(Time.realtimeSinceStartup-tt)+" -=-=-== " + i+"  "+tr);yield WaitForFixedUpdate(); }//make it yield every 1-10mn checks, which will limit the runtime stack at 1 million function calls for example. the entire loop will end up making 500mn function calls total.
if ( sn2[tr]==true &&  mesher.supernormous[tr]==false ) 
{//the check ram block is called sn2
var z = tr/bsizexy ;//convert linear 3D array to 3d xyz positons
var y = (tr%bsizexy)/bsizex ;
var x = (tr - z*bsizexy - y*bsizex) ; 
boundary2( x,y,z  );
if (last == bcnt){print("The program has run"); break;}
last=bcnt;//if written voxel count doesnt increase in last loop, all points found... if did the tr loop forwards and backwards in my version.

// one note about the above function... It does 500mn voxels in 2-3 minutes, but it has maximum efficiency for complex spaces if you repeat the loop in all 3 axes, in both directions. every time you linearly loop through the check memory, it does scanlines on only 3 axes directions, for example x forward makes scanlines in X, Y, Z, and -x backwards scan throuch checkmemory does -X -Y -Z, so, you can duplicates the tr++ loop 6 times on 3 axes both ways, i believe that you could floodfill a menger sponge from the center outwards in as many sweeps as it has recursions. 

function boundary2(  x : int , y : int , z : int ) //recursive floodfill algo  
if ( x < 0 || x >= bsizex || y < 0 || y >= bsizey || z < 0 || z >= bsizez )return;
// print( " x "+ x +" y "+y +" z "+ z +" "++""++""++ )};
if (wst( x , y , z ) == false)
wsf(x,y, z,  true) ;

csf(x+1,y,z, true);
csf(x-1,y,z, true);
csf(x,y+1,z, true);
csf(x,y-1,z, true);
csf(x,y,z+1, true);
csf(x,y,z-1, true);

csf = write check memory array as XYZ values
wsf= write voxel presence array as XYZ values
wst= read voxel presence array as XYZ values

function csf( x:int , y:int , z:int,val : boolean) //used for writing
var tally : int = z * bsizexy + y * bsizex + x;
if ( x < 0 || x >= bsizex || y < 0 || y >= bsizey || z < 0 || z >= bsizez )return;
sn2[ tally ] = val;

function wst( x:int , y:int , z:int ) : boolean//true if null
var tally : int = z * bsizexy + y * bsizex + x;
if( tally >=0 && tally < cubic )
return mesher.supernormous[ tally ];  //the voxel presence array is called supernormous
else return true;

function wsf( x:int , y:int , z:int,val : boolean) //used for writing
var tally : int = z * bsizexy + y * bsizex + x;
if( tally >=0 && tally < cubic ){  
mesher.supernormous[ tally ] = val; bcnt+=1;}// count written flood voxels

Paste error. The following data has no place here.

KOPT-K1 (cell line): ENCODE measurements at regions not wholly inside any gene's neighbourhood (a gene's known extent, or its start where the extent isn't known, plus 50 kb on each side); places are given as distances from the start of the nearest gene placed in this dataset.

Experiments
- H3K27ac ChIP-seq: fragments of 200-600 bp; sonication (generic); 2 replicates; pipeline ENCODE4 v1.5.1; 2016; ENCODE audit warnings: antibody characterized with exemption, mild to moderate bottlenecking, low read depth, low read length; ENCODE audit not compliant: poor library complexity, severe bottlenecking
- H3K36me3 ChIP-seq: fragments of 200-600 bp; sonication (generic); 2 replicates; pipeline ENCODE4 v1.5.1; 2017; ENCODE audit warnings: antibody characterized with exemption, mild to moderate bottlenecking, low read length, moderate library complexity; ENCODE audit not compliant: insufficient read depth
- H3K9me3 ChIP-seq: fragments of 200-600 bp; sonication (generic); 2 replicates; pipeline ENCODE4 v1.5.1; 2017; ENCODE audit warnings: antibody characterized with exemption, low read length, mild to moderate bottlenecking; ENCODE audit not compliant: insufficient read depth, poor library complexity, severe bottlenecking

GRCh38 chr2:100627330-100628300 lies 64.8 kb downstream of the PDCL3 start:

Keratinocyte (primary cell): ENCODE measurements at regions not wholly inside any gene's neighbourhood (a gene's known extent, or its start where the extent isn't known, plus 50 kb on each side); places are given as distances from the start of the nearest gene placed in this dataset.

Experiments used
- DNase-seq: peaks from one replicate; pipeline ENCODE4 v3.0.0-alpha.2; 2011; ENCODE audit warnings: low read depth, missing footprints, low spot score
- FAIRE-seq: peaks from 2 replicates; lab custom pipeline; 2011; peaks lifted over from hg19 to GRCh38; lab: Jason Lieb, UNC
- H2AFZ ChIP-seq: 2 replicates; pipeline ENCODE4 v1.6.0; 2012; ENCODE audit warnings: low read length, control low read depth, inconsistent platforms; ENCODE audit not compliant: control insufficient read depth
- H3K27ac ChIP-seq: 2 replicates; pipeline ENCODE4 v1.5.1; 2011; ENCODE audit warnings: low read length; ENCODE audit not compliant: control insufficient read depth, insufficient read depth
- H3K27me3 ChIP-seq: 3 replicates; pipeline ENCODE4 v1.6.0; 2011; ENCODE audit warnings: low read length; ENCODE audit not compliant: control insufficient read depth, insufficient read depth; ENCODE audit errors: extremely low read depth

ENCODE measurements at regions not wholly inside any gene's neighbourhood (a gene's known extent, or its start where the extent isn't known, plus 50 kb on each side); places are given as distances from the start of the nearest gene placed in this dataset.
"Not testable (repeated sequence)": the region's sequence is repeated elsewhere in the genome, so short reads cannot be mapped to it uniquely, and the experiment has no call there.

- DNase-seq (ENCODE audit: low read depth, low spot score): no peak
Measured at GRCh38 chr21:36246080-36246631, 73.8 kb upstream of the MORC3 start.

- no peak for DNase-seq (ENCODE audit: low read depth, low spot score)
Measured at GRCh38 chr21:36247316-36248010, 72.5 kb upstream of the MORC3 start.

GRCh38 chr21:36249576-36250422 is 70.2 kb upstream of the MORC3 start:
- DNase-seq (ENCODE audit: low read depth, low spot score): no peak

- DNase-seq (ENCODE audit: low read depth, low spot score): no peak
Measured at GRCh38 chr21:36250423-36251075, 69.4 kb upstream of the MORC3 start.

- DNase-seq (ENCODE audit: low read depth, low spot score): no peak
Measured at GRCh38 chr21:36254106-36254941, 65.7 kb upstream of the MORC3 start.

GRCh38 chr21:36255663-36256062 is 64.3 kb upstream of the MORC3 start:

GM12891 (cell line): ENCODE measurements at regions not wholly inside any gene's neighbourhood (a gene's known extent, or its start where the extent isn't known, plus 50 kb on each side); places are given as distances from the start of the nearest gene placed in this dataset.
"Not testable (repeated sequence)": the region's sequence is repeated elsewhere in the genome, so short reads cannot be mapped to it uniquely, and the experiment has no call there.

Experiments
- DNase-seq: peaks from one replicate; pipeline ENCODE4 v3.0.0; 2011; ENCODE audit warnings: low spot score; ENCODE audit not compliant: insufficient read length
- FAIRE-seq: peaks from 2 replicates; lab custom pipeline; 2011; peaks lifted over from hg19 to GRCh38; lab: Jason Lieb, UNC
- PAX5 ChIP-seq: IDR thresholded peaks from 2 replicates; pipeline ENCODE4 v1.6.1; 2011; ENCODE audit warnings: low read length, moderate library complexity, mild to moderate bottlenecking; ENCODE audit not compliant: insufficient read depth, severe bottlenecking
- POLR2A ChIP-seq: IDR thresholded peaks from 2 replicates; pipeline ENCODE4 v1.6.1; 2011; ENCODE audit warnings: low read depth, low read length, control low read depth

You can use the ultimate scanline trick synergetically with other algorythms if you want. It is the best at managing huge spaces in small RAM requirements and filling them very fast. Afterwards it is slower for the last 1% of spaces which could be hidden in cones in a complex surface. so the most optimal is probably to fill the first 99 percent of pixels using the trick, and then copy the last pixels/voxels to be checked to Vector3 position array in a stack function which can do the last 1 million in less time, this would be faster by 10-20 percent than using only boolean spacial memory process. it works fastest with 6 neighbors, you can use N neighbors, 8, 12, so forth.

Please comment if you find any further optimizations for the boolean memory checking scanbox algorythm and for any feedback. Please feel free to perform some measurements to find if scanbox is faster than all other scanline tricks? 1billion voxels in a complex boundary in 10 minutes is a considerable challenge.


This is difficult and proprietary research. It is SHAREWARE;), Definitely give me a payment if you have more than 3 employees.
(All rights are retained by the author of the 2d/3d/Nd data flood fill computation technique/algorythm using a check marker array for spacial flood/floodfill processing with spacial check information stored as array indices).  If i have saved you 4-7 days of research and work and superboosted your program, it would please be fair that you send me a paypal payment of 10-50 usd to my given addy:
EDIT- It's a good idea to start the entire project using bitwise encode and decode of bit arrays rahter than boolean, it's fast and it can hold 4 times more data for the same amount of memory than boolean and standard fp arrays. i hit the limit of 2.4bn bools per array in 32bit.

META-Arg-searchwords: void c# .net github stackoverflow python picture image 2D 3D volume PNG medical isosurface scan minecraft image stack fiji 


  1. I have read through this blog 3 times but I am struggling to understand what you're saying due to your (I assume) non-native English writing.

    Please post a complete copy of the source unedited. The fragments in the blog appear to have missing variable declarations and as such are not working.

  2. This comment has been removed by the author.

  3. This comment has been removed by the author.

  4. Hiya, thanks, I've addressed your query through a video to explain the code graphically.

    My code has different canvas write code, it's 3D, it has voxel despeckling and slicing all on the same page, it has print lines, graphics update lines to maintain FPS while filling 2gb of voxels, I don't have time to rewrite it this morning, sorry!